Saturday night I was on my way over to a friend’s 1990’s-themed house party and when I got to the house I realized that I had left my bicycle lock at my home. Perturbed, I hopped back on my bicycle, pedaled home as fast as I could, and when I arrived at my house, I received a text message from a different friend asking me to bring over his laser that he’d left at my house the previous night. I weighed my options and decided to bring the laser to my friend’s apartment in Adams Morgan. After I arrived, we decided the best place to shoot the laser in the apartment was down the length of his long hallway. I noticed that there was a tripod in the kitchen, so I decided to get out my small camera and take some photographs of this major laser in the hallway.

The following photographs were taken using my Canon SD750 and the aforementioned tripod and laser using long exposure settings to capture the geometric designs the laser created:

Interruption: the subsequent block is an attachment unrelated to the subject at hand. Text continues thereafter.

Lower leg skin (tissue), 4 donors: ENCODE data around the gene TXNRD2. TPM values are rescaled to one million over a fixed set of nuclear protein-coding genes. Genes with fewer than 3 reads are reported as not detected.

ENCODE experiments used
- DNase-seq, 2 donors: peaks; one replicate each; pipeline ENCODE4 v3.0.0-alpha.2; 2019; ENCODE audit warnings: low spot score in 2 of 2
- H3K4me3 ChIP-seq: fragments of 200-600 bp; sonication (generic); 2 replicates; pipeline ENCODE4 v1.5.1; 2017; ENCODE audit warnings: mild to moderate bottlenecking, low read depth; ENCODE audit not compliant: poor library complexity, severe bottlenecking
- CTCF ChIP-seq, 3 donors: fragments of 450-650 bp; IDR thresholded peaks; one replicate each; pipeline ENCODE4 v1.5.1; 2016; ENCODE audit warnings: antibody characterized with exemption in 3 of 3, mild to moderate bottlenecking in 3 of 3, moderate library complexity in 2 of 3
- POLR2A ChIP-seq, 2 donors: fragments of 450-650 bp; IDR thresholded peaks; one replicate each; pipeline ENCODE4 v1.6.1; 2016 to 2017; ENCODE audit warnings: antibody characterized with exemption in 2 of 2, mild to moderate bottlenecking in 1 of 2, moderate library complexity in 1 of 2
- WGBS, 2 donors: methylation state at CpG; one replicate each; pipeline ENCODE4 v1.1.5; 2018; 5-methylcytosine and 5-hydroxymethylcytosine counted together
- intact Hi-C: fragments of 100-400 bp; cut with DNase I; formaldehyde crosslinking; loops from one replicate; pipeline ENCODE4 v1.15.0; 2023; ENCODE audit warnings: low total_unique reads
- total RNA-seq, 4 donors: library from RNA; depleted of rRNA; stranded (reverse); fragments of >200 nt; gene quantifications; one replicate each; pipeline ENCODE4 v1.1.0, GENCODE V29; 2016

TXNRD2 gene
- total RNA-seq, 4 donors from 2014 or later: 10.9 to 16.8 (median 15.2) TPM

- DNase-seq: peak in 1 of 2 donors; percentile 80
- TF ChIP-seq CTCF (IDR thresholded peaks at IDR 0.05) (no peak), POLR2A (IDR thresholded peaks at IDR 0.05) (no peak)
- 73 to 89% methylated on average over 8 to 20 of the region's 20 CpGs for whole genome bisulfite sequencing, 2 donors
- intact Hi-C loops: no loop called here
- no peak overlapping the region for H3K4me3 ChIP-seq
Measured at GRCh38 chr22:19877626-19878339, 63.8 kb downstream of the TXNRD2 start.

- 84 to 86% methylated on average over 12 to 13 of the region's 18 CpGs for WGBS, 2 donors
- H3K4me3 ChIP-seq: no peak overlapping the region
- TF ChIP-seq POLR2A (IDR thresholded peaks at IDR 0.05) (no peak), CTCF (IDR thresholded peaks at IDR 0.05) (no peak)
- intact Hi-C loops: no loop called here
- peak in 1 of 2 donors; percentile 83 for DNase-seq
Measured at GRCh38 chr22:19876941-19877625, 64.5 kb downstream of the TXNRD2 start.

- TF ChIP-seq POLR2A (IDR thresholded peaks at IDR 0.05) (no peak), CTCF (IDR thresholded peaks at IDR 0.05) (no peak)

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Timelapse YouTube Video of the 4th of July Fireworks in Washington, DC
|| 7/5/2009 || 7:11 pm || + Render A Comment || ||

Every 4th of July for the last 5 years I’ve watched the massive firework display on the National Mall from a rooftop in the Washington, DC area. This year I finally decided to see the display from my rooftop and make a video of it. The music is the Washington Post March by John Philip Sousa and performed by the United States Marine Band. One of my favorite aspects of being on a rooftop in DC on the 4th of July is watching everyone shoot their own fireworks. You can see them exploding in every direction!

Before the fireworks, I attended my friend’s second annual “Jerk Off” BBQ competition in Rock Creek Park. And to continue my other 4th of July tradition, I rode around the city with my Adbusters Corporate flag attached to a large flagpole attached to my backpack. Like in the years past, people would still applaud when they see it, most not knowing there was a subtle protest waving before their eyes. Next to being on rooftop, waving this flag is my second favorite 4th of July tradition…



YouTube Video: “A Fly on the Wall at Artomatic”